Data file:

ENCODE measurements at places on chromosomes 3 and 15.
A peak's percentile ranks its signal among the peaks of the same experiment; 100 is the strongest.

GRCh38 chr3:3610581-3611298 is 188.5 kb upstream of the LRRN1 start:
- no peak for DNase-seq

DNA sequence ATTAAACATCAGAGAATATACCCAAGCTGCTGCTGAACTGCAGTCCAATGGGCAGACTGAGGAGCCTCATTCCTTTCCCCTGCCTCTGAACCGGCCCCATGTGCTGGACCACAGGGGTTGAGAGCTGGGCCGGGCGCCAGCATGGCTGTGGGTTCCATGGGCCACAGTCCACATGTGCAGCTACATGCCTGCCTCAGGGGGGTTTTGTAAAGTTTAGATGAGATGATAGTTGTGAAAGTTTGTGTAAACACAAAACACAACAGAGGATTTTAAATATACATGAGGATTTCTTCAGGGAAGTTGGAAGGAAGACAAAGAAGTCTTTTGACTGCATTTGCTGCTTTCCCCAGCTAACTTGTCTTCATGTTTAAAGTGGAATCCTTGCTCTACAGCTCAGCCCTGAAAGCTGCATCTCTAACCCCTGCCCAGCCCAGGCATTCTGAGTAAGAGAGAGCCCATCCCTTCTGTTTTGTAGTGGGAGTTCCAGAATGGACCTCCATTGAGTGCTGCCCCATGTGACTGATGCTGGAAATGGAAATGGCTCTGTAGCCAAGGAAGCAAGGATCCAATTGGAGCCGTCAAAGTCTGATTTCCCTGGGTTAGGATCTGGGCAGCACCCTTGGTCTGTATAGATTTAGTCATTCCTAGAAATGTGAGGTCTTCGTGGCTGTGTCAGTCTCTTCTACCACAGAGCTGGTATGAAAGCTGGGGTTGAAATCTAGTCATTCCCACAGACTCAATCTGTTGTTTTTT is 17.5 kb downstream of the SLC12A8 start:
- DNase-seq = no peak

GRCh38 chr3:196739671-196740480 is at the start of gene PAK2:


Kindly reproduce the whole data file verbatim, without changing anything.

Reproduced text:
ENCODE measurements at places on chromosomes 3 and 15.
A peak's percentile ranks its signal among the peaks of the same experiment; 100 is the strongest.

GRCh38 chr3:3610581-3611298 is 188.5 kb upstream of the LRRN1 start:
- no peak for DNase-seq

DNA sequence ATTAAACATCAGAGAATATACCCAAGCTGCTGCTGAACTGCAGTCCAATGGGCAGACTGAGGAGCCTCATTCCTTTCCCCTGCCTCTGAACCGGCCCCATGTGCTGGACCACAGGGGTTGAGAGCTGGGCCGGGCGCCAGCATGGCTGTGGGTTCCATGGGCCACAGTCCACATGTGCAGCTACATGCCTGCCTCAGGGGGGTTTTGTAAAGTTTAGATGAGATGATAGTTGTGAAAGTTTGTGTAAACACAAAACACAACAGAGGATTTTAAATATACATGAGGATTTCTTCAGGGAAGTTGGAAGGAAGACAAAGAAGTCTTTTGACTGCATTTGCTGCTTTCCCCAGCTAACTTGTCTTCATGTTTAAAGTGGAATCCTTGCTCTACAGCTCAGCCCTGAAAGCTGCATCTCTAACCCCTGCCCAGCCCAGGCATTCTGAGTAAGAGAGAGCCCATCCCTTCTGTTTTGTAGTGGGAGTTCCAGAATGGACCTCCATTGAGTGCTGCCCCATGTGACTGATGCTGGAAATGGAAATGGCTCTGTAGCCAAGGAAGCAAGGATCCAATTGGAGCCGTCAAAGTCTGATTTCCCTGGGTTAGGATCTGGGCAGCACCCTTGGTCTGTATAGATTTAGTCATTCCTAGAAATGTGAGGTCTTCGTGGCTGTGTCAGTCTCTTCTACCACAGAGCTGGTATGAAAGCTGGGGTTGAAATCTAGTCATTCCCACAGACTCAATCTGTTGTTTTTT is 17.5 kb downstream of the SLC12A8 start:
- DNase-seq = no peak

GRCh38 chr3:196739671-196740480 is at the start of gene PAK2: